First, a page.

Imagine a breach in the privacy of protected health information.  The violation of an individual’s HIPAA rights may be clear, but the individual cannot sue under HIPAA.  Courts have consistently held that HIPAA provides no private right of action.

In the recent case of Lee-Thomas v. Lab Corp., an individual brought suit, claiming that her HIPAA rights had been violated.  When hospitalized, she had been  asked to submit medical information on a computer.  She alleged that the information she entered was visible to another patient at a nearby computer station.  The court did not reach the question of whether the proximity of the computers resulted in a HIPAA violation.  It dismissed the claim, observing that HIPAA limits enforcement actions to the U.S. Department of Health and Human Services and states’ attorneys general.

The absence of a private right of action under HIPAA significantly reduces the risks faced by covered entities and business associates, but it does not shield them against all litigation and liability. Lawsuits for the improper disclosure of personal medical information have been brought under different theories, including common law breaches of privacy and breaches of contract.  Last year, Anthem Inc. settled a class action, arising from a large 2015 data breach, for $115 million. Currently, litigation is being pursued under non-HIPAA claims for disclosures that have resulted from mailing practices, including the use of window envelopes and incorrect addresses.  Case law is emerging, and it is possible that courts will refer to HIPAA’s standards as setting the bar for the privacy and data security safeguards that should be implemented and followed, but individuals who sue for breaches of those safeguards will need to base their claims on something other than a HIPAA violation.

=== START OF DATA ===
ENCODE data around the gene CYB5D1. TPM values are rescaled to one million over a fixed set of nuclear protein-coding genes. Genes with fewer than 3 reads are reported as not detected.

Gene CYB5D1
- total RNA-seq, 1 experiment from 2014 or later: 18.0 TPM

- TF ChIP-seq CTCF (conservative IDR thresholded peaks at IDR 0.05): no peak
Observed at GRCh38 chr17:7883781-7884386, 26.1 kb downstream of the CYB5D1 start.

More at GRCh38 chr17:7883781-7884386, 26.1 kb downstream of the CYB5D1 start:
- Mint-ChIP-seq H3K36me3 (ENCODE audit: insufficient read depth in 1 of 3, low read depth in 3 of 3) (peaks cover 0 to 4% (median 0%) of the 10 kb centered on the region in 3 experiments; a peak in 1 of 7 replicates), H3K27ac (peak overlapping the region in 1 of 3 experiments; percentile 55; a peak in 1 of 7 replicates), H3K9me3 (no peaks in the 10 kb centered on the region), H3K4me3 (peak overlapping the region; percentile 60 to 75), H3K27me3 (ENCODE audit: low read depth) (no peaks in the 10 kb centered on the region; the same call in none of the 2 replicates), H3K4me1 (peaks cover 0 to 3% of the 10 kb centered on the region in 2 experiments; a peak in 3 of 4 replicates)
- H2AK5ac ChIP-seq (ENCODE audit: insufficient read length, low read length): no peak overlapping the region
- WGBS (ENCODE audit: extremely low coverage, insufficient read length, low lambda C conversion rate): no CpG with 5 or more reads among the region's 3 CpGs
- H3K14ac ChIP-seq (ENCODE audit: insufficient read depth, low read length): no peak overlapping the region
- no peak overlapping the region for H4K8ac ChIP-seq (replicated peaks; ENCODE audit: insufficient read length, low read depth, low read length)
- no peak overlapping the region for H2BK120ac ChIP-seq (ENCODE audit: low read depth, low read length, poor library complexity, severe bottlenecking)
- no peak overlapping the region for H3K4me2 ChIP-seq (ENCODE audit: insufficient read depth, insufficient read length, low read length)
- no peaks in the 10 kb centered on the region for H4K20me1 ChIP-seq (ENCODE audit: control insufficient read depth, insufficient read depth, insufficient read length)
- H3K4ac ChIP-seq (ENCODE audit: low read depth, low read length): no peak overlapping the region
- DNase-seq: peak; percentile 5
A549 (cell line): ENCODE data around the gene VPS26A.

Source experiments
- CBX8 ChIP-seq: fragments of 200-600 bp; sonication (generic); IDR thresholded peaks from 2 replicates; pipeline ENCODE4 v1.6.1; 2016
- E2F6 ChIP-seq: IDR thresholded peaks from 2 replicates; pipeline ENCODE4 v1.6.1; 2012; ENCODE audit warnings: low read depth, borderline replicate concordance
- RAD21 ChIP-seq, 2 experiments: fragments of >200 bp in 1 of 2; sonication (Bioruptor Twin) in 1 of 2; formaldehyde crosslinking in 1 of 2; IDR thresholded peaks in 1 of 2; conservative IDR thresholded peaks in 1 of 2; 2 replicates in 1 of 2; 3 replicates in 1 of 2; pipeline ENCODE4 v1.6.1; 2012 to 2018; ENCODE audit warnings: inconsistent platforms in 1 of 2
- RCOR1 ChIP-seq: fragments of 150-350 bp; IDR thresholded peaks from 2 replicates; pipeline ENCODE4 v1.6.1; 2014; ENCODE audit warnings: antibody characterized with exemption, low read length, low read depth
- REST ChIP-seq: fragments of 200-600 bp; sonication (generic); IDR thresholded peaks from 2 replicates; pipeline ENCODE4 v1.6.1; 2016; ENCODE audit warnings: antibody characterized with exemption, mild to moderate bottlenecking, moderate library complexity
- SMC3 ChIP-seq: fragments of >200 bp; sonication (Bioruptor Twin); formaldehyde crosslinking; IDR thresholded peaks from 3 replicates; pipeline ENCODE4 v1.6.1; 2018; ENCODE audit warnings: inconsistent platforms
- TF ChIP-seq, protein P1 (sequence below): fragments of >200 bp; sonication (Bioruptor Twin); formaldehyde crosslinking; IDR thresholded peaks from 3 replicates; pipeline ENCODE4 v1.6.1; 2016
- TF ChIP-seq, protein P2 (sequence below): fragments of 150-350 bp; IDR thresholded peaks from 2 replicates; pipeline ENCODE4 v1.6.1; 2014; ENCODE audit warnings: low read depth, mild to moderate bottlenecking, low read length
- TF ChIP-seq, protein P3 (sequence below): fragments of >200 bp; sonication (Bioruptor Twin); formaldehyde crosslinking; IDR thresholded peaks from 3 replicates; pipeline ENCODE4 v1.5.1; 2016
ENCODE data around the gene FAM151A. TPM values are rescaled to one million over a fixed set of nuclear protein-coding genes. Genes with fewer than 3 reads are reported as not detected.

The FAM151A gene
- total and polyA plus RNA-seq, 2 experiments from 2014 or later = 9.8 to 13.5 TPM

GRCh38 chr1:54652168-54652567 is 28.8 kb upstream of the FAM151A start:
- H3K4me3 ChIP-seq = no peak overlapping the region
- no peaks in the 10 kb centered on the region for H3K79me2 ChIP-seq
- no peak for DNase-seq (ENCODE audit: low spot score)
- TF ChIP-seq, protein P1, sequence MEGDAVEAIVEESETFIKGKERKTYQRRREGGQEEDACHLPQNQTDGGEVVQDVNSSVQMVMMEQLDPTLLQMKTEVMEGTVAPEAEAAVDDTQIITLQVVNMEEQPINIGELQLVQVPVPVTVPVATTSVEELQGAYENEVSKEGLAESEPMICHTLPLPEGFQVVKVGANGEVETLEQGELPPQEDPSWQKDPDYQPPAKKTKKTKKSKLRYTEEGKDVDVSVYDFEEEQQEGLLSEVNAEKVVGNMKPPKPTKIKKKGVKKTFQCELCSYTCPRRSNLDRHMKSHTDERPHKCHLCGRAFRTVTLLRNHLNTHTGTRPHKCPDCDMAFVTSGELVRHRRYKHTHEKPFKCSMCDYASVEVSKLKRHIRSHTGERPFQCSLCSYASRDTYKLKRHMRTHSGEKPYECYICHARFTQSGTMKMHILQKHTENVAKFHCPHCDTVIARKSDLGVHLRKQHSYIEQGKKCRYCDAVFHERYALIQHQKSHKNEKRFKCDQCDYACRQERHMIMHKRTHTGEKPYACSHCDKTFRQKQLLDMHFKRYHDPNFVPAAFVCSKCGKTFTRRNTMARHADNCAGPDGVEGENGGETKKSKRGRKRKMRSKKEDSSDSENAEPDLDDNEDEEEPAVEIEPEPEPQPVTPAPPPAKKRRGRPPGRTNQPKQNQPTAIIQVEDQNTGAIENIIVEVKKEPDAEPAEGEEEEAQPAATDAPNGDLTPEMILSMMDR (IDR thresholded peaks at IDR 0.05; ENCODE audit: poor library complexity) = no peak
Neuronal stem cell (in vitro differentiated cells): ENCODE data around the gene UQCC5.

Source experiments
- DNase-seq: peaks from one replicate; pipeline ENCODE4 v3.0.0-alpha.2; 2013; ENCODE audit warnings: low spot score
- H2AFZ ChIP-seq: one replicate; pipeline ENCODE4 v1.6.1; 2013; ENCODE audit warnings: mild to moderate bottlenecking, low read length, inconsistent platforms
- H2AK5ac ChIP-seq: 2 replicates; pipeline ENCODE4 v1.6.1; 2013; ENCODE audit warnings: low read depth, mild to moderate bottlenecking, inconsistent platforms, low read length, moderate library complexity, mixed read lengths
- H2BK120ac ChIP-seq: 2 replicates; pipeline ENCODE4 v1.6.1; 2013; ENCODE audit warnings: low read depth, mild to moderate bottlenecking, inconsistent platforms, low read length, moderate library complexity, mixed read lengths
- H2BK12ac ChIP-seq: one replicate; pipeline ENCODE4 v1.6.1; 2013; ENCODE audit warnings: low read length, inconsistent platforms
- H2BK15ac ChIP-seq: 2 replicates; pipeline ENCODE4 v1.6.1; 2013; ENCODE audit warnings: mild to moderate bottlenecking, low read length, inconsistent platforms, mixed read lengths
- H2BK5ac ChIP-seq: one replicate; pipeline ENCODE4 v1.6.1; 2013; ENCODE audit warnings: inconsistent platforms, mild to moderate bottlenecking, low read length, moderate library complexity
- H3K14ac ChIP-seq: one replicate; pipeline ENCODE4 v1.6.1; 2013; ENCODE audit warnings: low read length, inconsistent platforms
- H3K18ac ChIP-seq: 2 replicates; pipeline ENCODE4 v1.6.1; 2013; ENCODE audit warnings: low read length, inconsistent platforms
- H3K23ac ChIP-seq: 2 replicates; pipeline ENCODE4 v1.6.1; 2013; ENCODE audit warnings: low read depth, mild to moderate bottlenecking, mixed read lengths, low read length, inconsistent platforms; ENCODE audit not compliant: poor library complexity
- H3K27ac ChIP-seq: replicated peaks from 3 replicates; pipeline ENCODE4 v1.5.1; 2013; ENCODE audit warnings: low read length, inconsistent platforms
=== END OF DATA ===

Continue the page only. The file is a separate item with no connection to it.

That does not mean that we should ignore HIPAA as a source of liability. As we previously reported, an administrative law judge recently upheld HIPAA penalties of more than $4 million that the Office of Civil Rights of the Department of Health and Human Services (OCR) determined should be assessed against a hospital.

The risks presented by significant HIPAA violations remain serious, although it appears that the pace of HIPAA enforcement by the OCR has slowed under the Trump administration. In addition to the ALJ decision, the OCR has announced only two settlements of HIPAA investigations in 2018, and the OCR has been very quiet about its audit program for HIPAA compliance.

That could, of course, change, and there has been one recent development that may affect HIPAA enforcement in the future. The OCR has announced that it will seek comments on a methodology for sharing a portion of its recoveries under HIPAA with those harmed by a breach.  The development of this methodology is required under the Health Information Technology for Economic and Clinical Health (HITECH) Act.  Whether the development of this methodology leads to more enforcement activity or higher settlements is likely to remain a subject of speculation for several years.  Its effect on OCR enforcement actions may emerge only after regulations on the methodology are finalized and put into effect.